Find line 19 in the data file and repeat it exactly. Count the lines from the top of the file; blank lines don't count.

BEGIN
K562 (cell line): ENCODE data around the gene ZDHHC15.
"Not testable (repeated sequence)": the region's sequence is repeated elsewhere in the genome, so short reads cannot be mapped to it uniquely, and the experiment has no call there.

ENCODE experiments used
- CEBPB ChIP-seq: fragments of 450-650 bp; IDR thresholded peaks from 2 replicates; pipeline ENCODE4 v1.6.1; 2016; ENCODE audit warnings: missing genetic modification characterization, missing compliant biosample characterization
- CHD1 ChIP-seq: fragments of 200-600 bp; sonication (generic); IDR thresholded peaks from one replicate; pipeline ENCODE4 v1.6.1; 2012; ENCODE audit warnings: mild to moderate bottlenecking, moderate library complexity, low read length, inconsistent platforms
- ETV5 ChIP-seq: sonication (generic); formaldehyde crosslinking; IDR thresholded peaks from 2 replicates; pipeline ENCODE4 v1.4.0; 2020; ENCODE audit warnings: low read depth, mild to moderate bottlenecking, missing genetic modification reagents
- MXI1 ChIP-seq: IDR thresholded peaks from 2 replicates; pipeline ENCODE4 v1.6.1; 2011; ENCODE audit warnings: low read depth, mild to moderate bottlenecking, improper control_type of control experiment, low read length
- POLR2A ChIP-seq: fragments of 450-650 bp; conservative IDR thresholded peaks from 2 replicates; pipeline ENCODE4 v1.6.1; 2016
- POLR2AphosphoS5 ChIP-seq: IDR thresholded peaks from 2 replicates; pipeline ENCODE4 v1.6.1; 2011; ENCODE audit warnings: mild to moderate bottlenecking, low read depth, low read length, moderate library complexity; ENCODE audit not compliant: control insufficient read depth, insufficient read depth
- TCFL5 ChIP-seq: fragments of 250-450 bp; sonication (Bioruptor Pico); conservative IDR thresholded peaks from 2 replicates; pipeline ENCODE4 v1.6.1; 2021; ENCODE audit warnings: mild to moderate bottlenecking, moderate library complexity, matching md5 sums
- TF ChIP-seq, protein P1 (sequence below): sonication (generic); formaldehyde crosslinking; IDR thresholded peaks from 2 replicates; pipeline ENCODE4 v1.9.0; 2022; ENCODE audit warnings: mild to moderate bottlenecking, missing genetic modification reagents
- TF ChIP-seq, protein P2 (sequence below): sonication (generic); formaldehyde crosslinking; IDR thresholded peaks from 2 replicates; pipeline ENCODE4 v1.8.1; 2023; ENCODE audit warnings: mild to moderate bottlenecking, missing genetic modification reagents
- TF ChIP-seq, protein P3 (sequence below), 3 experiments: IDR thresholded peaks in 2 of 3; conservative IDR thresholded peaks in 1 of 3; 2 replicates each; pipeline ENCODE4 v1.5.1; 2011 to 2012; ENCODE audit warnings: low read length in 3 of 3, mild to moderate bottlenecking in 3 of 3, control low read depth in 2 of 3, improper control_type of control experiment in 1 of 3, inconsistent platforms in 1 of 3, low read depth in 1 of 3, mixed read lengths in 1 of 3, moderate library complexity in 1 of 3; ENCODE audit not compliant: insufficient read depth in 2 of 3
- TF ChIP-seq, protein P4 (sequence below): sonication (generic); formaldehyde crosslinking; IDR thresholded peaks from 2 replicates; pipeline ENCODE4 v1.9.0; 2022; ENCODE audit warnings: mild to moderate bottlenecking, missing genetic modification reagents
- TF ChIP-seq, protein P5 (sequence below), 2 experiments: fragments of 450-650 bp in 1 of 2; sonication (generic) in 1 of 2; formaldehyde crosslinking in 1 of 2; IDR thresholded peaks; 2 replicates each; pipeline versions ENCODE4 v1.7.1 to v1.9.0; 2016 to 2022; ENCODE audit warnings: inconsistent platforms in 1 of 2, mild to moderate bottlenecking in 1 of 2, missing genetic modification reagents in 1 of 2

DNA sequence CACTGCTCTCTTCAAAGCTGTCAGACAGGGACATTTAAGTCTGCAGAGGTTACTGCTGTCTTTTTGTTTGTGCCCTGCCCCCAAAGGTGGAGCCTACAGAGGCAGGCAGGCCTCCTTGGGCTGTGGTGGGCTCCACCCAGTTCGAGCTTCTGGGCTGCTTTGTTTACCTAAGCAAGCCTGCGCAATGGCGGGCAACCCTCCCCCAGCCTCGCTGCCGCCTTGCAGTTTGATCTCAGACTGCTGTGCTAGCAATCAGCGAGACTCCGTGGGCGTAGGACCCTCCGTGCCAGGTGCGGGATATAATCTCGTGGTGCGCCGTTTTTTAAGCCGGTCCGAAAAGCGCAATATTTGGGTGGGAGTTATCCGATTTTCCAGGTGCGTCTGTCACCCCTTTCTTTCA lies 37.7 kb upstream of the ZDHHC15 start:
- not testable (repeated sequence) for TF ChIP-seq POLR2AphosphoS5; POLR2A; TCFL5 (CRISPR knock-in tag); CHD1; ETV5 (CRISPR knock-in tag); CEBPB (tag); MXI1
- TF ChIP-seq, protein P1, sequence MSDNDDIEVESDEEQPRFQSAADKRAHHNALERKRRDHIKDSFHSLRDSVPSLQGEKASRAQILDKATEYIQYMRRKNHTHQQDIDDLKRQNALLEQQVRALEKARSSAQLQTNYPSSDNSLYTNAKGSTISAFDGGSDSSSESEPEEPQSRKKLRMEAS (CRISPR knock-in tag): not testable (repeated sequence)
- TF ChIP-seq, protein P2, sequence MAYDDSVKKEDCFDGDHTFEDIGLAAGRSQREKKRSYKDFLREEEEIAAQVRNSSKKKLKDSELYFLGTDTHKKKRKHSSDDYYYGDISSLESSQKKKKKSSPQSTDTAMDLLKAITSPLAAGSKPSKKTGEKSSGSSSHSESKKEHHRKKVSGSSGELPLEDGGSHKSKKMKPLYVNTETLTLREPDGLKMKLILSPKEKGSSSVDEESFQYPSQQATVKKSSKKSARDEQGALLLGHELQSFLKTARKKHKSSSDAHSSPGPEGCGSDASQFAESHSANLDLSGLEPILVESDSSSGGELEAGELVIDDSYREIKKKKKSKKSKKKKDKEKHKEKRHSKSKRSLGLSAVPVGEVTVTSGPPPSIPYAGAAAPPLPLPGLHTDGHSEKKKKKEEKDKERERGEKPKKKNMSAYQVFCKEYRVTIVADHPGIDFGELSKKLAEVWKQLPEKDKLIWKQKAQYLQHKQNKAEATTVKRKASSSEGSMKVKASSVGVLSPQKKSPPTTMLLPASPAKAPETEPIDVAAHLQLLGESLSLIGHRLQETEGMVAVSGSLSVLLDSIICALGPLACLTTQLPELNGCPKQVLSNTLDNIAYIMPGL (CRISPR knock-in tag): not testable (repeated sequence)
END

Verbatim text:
- TF ChIP-seq, protein P2, sequence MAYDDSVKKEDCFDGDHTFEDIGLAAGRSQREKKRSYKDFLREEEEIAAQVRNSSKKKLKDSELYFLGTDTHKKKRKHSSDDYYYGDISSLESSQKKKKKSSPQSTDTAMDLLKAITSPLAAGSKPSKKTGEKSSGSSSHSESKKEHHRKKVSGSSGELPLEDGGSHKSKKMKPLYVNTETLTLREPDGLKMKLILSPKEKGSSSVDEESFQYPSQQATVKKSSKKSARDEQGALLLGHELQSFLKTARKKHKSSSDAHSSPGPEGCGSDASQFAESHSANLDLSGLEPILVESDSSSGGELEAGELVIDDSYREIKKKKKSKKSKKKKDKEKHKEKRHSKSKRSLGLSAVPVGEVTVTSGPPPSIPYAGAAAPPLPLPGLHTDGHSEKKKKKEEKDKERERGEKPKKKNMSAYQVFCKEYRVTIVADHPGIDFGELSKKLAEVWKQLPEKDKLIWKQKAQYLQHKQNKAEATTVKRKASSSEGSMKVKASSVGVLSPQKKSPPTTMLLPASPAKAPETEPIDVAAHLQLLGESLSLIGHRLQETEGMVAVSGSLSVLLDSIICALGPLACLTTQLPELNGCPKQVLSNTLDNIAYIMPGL (CRISPR knock-in tag): not testable (repeated sequence)